I was going to go sit on the couch and write this, but then I remembered our couch is no longer here. It is buried somewhere beneath piles of stuff in the moving van parked at the end of our driveway. In fact, the only things left inside the house are our air mattress, a few last minute boxes, and a lot of empty echoes. It is strange how much the house echoes when all our stuff is gone.
We’re leaving tomorrow, and I’m not sad. Every once and a while, I get this nagging pang that maybe, just maybe, I didn’t try hard enough. I didn’t give St. Louis a chance. But that isn’t true. I did. I gave it almost four years of my life, and in the end, it didn’t work.
What I’m left with is a list, a very short list, of the things I will miss when we leave here. Tomorrow morning.
1. Forest Park
I ran here, almost every day (aside from the last several months of stress fracture/tendon injury) on the gravel paths that perimeter the park. It must have added up to thousands of miles. I knew every stretch of the loop. It’s really the only place to run in the city. The only place where you aren’t constantly stopping at stoplights and in the thick of traffic. I think if I wouldn’t have had Forest Park (and lived within running distance of it), we wouldn’t have lasted here nearly as long as we did.
Forest Park was the first place we went after my job interview, almost 4 years ago. We were thinking, St. Louis? Could we really live here? And we had a picnic by the fountains and considered all the miles we could run on the crushed gravel trails, and we decided, let’s give this a try.
I took Will back to that same place last week so we could say goodbye.
2. Wydown Road
This is about a 2-mile long stretch of multimillion dollar houses that has a wide multi-use path (i.e., bikes, foot traffic) on either side of the road. Even when there is a 4-inch sheen of ice covering everything else in the city, the multi-use path on Wydown Road is clear. In the winter, sometimes it is the only place you can run. What makes Wydown even better is that there is a grassy median in the middle with a worn-down dirt footpath. Because of the dirt path on Wydown, and the crushed gravel at Forest Park, I’ve been lucky to do very little concrete and asphalt running even in the city.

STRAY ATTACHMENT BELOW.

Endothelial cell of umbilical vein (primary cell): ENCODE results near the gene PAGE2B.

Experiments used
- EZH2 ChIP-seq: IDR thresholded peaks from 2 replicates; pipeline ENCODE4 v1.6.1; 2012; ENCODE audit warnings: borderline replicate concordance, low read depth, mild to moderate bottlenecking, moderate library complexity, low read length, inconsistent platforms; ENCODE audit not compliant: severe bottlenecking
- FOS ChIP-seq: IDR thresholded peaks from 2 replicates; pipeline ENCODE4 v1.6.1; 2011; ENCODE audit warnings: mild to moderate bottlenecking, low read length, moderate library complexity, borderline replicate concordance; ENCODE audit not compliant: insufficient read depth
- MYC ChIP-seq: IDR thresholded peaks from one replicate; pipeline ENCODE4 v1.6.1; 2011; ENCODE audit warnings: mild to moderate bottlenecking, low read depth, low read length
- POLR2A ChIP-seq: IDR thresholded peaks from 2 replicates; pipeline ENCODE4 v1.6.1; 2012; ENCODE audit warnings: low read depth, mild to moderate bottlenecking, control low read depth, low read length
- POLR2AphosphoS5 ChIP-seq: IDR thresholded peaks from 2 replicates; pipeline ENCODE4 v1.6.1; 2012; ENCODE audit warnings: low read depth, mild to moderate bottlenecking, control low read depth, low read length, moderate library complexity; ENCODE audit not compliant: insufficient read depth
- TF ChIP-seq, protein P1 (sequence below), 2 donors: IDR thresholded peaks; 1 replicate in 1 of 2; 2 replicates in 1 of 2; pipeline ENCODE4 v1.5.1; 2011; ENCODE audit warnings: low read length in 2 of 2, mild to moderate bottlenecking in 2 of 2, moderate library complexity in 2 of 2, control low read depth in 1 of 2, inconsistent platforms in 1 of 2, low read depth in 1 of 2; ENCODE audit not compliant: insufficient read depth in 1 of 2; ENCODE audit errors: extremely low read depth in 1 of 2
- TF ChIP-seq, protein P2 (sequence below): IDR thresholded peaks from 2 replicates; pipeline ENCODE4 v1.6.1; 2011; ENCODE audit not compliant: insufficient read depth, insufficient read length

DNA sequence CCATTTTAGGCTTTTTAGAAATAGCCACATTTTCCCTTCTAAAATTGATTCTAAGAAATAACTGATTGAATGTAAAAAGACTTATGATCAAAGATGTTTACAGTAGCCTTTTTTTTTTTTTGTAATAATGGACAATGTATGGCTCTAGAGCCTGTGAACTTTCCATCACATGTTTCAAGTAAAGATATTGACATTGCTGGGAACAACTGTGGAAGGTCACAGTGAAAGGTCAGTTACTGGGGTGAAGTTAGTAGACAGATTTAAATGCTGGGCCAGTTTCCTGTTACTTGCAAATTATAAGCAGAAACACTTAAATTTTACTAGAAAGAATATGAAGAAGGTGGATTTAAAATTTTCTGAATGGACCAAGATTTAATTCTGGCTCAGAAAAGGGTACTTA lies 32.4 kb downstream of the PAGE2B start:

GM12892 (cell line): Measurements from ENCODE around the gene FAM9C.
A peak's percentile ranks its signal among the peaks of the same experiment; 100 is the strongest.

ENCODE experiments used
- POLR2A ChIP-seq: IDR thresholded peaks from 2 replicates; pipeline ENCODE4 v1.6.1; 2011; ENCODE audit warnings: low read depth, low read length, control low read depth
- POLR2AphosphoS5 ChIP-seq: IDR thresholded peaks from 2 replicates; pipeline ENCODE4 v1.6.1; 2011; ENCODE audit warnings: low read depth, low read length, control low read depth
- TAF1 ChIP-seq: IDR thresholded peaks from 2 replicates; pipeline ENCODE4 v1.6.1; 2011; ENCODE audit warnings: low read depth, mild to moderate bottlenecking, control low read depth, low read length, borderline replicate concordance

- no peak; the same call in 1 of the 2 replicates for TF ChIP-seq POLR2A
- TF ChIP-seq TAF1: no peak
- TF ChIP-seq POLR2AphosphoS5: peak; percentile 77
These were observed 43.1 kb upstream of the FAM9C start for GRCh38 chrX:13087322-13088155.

3. Our house
I liked our house, I really did. It was in a great location, and it had character. It had a red door. I loved that. I’d never lived in an old house before. In its 88 years of existence, I often wondered what kind of people had lived here and what kind of things they had done. I never found any old love letters or anything, though, so I guess I’ll never really know.
4. Our neighbors
Our neighbors are good people. There are a lot of kids close by, and Will was just getting to the point where he was becoming friends with them. On nice days, we would go out to the park and Will would play stomp rockets or superheros or ride bikes with his friends. I know he will make other friends in Colorado, but it is going to be really hard for him to let go.
5. These people
I hope they don’t mind my posting this picture of them. I love these people. These are some of the best people on earth. They are my former co-workers/colleagues, and there are of course others who are not pictured in this photo. These people were my family while we lived here, and even after I quit my job, they made sure that I got through the last few difficult months. I am so lucky to have met them, to forever have them in my life. Thank you, thank you, thank you, for always being there for me.
Well, that’s about it. Everything’s packed (almost, at least). There’s nothing left to do except try to get a good night’s sleep and then head west at first light.
Thanks for reading.